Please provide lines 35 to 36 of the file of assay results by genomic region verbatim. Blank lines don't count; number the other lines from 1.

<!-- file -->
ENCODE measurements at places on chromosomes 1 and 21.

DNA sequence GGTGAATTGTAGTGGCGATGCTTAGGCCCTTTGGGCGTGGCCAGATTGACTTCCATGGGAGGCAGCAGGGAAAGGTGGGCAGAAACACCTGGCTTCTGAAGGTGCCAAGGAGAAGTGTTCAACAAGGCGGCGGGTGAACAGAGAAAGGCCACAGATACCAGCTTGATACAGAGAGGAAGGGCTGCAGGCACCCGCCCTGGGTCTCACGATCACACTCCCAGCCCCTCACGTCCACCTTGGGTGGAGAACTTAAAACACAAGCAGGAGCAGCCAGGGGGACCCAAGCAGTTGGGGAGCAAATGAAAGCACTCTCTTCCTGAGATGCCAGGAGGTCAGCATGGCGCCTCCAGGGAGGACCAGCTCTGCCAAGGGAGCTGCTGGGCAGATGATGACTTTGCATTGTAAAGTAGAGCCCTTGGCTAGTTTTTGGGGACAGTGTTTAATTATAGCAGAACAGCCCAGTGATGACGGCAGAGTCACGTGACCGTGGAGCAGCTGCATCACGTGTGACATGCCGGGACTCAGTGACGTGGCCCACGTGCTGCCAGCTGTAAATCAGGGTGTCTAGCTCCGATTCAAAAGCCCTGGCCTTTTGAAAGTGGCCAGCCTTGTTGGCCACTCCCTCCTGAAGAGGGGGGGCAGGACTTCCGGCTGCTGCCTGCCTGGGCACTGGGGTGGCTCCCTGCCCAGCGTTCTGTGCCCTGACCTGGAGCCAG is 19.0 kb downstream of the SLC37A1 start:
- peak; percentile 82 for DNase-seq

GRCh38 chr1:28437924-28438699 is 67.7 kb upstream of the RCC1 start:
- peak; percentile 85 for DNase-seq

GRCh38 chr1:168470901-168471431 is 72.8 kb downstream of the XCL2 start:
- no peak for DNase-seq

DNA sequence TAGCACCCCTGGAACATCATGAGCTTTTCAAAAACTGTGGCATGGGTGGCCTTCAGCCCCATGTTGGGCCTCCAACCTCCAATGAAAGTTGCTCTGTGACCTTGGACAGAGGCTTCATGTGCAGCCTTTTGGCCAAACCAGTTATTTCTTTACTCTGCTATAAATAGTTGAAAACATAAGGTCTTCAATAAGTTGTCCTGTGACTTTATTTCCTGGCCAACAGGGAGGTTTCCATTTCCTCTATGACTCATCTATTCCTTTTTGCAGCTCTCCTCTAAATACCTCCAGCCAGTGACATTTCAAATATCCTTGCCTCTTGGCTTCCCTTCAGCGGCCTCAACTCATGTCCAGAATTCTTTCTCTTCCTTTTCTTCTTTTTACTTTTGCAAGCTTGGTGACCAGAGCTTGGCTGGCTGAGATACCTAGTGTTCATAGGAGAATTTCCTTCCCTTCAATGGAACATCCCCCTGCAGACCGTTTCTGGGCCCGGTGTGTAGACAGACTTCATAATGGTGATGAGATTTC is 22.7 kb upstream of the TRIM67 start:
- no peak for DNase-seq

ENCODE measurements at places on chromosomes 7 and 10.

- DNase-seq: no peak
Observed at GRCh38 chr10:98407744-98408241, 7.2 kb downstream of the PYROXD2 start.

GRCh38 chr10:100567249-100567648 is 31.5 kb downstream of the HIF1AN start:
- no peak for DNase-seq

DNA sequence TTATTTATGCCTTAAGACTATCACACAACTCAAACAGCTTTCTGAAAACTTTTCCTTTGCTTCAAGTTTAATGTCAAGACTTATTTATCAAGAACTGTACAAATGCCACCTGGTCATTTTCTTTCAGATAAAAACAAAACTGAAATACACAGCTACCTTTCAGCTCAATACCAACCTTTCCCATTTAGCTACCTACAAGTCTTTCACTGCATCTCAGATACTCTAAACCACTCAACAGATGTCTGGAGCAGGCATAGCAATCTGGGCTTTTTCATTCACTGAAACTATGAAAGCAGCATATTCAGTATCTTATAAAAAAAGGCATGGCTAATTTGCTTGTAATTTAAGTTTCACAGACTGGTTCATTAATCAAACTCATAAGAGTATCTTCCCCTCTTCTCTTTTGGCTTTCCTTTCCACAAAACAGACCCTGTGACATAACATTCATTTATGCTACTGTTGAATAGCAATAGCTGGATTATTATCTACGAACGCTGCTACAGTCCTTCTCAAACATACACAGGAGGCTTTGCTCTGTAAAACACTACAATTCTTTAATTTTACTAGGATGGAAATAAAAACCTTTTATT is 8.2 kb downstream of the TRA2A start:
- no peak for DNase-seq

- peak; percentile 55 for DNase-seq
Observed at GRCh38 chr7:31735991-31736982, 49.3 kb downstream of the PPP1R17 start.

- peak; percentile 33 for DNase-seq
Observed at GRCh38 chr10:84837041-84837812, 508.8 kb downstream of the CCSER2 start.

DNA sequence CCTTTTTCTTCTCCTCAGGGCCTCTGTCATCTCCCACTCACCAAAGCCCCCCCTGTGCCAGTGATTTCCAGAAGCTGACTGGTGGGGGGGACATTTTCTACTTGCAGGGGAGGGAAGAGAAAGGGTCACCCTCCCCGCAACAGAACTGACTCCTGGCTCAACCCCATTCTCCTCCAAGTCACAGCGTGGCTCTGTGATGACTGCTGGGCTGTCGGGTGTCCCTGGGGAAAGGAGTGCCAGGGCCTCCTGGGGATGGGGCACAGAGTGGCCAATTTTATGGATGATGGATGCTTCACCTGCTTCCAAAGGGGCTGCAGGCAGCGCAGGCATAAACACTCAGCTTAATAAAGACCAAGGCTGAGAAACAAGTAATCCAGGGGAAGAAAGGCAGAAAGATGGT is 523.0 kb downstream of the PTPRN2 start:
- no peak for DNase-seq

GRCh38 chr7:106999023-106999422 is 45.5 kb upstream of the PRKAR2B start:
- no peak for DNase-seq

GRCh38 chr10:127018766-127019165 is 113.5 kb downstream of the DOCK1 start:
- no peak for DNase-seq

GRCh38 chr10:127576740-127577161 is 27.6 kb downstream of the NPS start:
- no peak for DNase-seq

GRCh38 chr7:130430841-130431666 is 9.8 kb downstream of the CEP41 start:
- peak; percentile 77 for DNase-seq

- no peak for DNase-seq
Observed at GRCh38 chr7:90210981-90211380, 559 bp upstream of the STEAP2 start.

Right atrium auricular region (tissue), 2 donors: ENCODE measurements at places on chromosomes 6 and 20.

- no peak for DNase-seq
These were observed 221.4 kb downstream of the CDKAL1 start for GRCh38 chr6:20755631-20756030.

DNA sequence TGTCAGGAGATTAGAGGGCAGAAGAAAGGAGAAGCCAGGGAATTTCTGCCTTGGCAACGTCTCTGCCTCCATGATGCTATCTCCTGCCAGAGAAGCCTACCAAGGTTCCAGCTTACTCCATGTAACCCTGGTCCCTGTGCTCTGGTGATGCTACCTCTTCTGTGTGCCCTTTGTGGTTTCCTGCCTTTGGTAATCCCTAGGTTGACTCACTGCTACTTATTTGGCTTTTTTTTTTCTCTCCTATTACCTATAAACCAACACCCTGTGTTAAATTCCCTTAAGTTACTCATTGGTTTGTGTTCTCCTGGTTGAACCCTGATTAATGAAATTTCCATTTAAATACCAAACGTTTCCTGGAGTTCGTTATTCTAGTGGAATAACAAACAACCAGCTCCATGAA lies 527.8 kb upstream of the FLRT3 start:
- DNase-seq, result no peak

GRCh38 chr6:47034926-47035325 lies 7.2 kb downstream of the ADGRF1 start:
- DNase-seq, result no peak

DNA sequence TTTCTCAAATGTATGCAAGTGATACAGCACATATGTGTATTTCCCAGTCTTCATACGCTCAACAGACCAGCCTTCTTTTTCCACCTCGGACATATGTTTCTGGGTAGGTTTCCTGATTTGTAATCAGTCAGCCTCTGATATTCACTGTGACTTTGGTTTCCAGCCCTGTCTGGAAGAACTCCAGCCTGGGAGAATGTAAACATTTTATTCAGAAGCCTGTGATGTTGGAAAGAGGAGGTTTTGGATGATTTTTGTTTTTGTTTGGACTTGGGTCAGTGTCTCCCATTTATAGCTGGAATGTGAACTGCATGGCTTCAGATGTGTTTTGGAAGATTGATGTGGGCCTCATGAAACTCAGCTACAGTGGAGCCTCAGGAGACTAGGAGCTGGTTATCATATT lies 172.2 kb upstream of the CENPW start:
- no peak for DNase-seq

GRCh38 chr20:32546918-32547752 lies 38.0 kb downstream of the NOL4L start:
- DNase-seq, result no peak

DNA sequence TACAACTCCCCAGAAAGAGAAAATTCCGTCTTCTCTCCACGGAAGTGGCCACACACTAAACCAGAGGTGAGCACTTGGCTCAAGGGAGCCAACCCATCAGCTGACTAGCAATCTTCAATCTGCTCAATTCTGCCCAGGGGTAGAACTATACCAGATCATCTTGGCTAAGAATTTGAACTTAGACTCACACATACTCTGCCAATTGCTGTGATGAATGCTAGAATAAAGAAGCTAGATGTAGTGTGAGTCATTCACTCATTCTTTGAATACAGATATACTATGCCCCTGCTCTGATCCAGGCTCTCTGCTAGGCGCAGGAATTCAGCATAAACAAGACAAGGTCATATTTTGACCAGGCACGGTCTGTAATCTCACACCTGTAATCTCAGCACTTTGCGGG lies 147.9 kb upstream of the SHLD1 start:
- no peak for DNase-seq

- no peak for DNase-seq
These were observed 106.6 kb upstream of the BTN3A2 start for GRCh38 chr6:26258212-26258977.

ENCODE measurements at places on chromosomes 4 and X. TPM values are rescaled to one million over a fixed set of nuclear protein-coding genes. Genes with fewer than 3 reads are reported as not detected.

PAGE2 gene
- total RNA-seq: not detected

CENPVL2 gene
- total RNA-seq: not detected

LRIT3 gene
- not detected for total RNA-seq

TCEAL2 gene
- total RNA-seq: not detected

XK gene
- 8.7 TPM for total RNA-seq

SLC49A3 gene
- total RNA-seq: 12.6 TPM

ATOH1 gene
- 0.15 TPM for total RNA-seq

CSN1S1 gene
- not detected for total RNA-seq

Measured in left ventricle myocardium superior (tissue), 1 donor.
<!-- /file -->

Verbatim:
These were observed 221.4 kb downstream of the CDKAL1 start for GRCh38 chr6:20755631-20756030.

DNA sequence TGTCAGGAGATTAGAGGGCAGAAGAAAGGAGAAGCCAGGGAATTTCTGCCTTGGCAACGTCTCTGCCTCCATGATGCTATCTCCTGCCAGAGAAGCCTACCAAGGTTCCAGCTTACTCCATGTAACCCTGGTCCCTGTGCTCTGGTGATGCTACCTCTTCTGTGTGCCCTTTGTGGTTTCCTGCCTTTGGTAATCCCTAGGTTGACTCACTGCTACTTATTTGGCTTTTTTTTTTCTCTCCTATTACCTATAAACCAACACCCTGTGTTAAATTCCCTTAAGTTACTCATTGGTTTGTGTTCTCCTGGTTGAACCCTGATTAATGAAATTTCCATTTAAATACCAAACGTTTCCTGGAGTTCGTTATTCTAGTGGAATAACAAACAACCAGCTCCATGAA lies 527.8 kb upstream of the FLRT3 start: